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Wednesday, May 5, 2010
Cape Malay Tomato Bredie
We are talking Soccer and South African Cape Malay cuisine in this post.
If you are a soccer fan,you might already know South Africa is the honored host of World cup Soccer 2010.Soccer runs in my family,I was no Mia Hamm,but was deeply influenced by the game from my daddy dearests soccer passion.He had immense skill at the game, played for his school team,that gave him an athletic persona.He continues his passion ,follows the world cup series closely.I remember the nights he stayed awake ,when the world cup games were aired at odd mid-night hours.The passion is passed on to my son Nabeel,who is beginning to show interest in the game.I get the title of soccer mom,for being there for all his games,rain or shine.I also love practicing the game with him,not to mention,gives me a good work out.
Now, to be good at the game,a well-balanced meal is essential.That brings us to the recipe of the day.Bredie,a luscious slow cooked tomato and lamb stew,one of the most favored dishes of the South African Cape Malay Cuisine,that is rich in protein and has good serving of vegetables.Bredie is best devoured with Yellow rice(brown rice preferably) and stir fried vegetables on side and some fresh sliced mangoes for a sweet finish.A meal that my daddy dearest would wholly appreciate.I know he is watching his cholesterol and is low on red meat,which is why I use lean meat for the recipe with vegetarian alternative.
Cape Malay Cuisine
With their soft, caramel skins and wide smiles, the Cape Malay people are a prized and proud element of the South African culture.
The first group of Malaysian state prisoners landed on the shores of South Africa from Java and the neighboring Indonesian islands in the late 1600's. Many more followed in the years 1727 until 1749. Not only did this proud and attractive people bring with them the Muslim faith and fine architecture, they also brought with them a unique cookery style, introducing exciting mixtures of pungent spices that has had a heady influence on traditional South African cuisine. Indeed, the Malay-Portuguese words such as bobotie (a curried ground beef and egg custard dish), sosatie (kebabs marinated in a curry mixture) and bredie (slowly cooked stews rich in meat, tomatoes and spices) are integral in our cookery vocabulary.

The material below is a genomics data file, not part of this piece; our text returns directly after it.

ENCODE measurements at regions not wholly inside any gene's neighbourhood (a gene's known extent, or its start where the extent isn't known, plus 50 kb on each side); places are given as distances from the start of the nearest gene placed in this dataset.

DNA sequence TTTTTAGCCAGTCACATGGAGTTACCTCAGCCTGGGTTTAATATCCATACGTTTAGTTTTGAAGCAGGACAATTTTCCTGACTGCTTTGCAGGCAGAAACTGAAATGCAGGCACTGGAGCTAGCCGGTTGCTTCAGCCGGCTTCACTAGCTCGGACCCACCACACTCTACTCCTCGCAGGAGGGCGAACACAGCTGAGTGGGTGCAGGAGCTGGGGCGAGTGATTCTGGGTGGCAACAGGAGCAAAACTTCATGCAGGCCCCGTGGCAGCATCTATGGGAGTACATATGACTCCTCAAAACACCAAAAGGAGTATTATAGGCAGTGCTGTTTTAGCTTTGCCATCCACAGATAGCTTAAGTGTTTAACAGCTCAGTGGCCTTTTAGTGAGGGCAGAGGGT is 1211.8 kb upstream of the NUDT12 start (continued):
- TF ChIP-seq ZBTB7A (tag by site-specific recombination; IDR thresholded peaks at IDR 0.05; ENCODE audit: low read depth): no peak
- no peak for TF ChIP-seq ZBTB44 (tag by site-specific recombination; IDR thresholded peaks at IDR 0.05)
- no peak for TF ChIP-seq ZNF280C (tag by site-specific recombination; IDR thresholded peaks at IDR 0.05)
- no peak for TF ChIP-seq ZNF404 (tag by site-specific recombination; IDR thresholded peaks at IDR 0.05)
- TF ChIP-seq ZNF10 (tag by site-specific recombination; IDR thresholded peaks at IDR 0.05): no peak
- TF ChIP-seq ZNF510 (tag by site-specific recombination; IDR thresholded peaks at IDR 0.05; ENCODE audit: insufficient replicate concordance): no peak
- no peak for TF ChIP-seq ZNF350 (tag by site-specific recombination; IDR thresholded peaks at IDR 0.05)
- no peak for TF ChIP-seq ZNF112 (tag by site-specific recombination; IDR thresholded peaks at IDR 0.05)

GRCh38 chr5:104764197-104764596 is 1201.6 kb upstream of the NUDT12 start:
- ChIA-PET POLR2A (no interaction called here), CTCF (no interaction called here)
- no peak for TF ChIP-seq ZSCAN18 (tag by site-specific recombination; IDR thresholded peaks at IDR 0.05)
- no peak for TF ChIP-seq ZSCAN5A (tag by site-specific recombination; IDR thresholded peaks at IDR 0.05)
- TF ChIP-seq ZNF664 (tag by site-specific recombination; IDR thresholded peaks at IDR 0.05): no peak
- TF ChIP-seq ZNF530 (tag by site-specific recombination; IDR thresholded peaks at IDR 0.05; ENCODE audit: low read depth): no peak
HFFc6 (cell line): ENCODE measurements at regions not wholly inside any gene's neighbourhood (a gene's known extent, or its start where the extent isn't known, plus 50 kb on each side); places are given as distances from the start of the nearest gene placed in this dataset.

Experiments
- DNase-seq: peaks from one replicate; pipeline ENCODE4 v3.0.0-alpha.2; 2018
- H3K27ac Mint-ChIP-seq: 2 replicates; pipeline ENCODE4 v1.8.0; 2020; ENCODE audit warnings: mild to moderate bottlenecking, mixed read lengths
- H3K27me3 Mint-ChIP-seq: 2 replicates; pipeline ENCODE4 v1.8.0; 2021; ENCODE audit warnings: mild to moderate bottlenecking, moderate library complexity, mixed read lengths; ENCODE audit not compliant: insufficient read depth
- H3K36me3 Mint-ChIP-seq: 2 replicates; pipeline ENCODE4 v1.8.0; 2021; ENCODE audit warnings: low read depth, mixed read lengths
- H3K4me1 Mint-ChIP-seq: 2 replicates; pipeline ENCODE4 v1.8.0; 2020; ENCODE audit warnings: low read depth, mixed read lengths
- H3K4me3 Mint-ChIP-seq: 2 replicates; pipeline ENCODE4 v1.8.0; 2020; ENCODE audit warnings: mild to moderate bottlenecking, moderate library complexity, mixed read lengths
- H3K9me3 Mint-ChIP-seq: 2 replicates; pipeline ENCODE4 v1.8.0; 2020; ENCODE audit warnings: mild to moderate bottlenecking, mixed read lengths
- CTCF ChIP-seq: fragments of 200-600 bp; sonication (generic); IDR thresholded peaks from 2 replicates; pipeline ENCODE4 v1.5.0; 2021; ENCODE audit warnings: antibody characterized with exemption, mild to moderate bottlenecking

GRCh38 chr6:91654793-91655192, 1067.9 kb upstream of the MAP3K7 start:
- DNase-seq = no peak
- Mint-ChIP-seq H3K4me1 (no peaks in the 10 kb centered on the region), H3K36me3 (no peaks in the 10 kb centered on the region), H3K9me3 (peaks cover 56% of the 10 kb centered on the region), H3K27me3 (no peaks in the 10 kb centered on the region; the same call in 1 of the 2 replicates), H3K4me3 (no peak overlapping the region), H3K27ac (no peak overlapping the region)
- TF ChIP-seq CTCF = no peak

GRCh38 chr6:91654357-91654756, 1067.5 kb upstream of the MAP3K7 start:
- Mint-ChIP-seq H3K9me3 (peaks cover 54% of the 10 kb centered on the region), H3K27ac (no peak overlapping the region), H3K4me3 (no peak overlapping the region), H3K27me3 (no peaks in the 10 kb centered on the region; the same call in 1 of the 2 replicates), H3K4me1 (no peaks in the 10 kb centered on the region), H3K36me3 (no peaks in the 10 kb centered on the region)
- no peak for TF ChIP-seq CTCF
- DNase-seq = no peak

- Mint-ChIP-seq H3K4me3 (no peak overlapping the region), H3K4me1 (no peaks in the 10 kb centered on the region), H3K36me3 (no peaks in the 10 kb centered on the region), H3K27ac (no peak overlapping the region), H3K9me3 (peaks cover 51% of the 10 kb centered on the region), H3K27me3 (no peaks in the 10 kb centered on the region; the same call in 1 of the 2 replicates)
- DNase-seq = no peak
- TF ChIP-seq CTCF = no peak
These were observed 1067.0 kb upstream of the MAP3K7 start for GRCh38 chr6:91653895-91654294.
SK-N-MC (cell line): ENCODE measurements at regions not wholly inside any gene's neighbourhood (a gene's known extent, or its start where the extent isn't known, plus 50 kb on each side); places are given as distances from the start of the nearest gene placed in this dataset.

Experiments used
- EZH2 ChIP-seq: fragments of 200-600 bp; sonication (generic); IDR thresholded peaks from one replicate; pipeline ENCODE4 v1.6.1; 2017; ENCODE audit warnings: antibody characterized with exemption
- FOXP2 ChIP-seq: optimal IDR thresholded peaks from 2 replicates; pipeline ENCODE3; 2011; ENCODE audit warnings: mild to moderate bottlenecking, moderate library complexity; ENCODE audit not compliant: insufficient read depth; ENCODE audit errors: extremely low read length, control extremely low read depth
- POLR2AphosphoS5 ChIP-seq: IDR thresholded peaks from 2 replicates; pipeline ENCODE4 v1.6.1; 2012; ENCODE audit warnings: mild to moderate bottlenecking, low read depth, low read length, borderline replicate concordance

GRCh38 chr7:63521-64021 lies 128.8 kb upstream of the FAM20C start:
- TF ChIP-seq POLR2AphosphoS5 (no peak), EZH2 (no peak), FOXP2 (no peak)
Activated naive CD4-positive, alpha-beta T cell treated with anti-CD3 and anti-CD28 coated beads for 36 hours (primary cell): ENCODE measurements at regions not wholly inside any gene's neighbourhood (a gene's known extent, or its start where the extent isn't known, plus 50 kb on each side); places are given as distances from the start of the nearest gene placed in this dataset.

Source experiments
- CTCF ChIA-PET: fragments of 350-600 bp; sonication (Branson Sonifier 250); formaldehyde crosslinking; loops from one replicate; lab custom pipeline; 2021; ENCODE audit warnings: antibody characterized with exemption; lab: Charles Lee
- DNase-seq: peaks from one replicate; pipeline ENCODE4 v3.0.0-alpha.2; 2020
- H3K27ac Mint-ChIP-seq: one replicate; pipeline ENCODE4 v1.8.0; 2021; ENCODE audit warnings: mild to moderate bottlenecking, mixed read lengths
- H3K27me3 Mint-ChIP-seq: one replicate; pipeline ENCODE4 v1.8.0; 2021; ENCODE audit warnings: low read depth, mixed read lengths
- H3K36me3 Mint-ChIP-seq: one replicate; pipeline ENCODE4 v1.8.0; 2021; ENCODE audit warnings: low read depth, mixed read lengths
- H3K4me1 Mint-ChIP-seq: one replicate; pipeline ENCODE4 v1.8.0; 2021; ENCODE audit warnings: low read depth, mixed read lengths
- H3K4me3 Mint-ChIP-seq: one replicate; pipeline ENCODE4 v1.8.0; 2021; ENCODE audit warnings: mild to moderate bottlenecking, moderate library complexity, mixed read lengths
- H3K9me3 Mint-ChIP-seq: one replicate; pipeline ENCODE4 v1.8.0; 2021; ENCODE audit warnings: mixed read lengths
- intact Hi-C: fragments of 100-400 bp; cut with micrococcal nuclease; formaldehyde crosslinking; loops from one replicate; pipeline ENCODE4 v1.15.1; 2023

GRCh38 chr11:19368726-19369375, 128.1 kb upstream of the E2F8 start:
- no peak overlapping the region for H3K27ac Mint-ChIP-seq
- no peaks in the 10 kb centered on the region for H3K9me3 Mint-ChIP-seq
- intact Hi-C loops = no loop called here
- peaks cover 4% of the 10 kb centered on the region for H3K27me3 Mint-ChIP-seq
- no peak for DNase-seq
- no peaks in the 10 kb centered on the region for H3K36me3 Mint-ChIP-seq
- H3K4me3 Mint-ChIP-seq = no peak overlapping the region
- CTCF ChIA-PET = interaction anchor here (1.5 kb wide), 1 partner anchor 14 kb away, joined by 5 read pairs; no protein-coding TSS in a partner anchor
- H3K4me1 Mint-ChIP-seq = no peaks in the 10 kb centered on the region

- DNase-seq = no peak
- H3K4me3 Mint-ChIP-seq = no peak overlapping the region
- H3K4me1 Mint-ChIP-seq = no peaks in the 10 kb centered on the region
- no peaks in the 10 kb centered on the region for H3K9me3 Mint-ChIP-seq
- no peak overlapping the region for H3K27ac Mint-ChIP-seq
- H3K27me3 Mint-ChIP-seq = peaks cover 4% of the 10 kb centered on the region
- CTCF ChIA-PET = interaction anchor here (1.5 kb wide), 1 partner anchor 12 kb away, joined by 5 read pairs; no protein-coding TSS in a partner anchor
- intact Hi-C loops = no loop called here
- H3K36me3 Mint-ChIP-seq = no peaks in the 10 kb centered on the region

-Meryl Grebe(a South African Food publisher at inmamaskitchen.com.)
Recipe : Cape Malay Tomato Bredie adapted from Meryl Grebe's recipe
2 cups tomato sauce
1 medium onion,finely chopped
1 pound lean lamb or goat*,medium cut
2 medium sweet potatoes or yams,peeled and diced
2 cloves garlic,minced
1/2 inch ginger root,peeled and minced
1 teaspoon spice mix(ground cumin,pepper corns,coriander,cinnamon,cardamom and cloves)
1/4 teaspoon red chili powder or cayenne.
2 teaspoon extra virgin olive oil or canola oil
3/4 teaspoon salt
*Vegetarians could use 2 cups of Soy nuggets(available in Asian stores),lessen the cooking time.
Trim any excess white fat from the meat.
In a heavy bottom skillet or pressure cooker,heat the oil,saute the onions until lightly colored,5-6 minutes.Add the fresh minced garlic,ginger and rest of the dry spices and salt,after a minute,add the meat and 2 cups of water.Cover and let cook for about an hour in the skillet or 25 minutes in the pressure cooker ,on medium low heat until meat is tender.
While the meat cooks,roast the sweet potatoes or yams,in an oven until tender.Keep aside.
When meat is tender, stir in the tomato sauce,roasted sweet potatoes and simmer for 4-5 minutes.Garnish with fresh herbs.Serve warm with brown rice or whole grain flat bread.
The recipe is my contribution for Meeta's Monthly Mingle : South African Cuisine.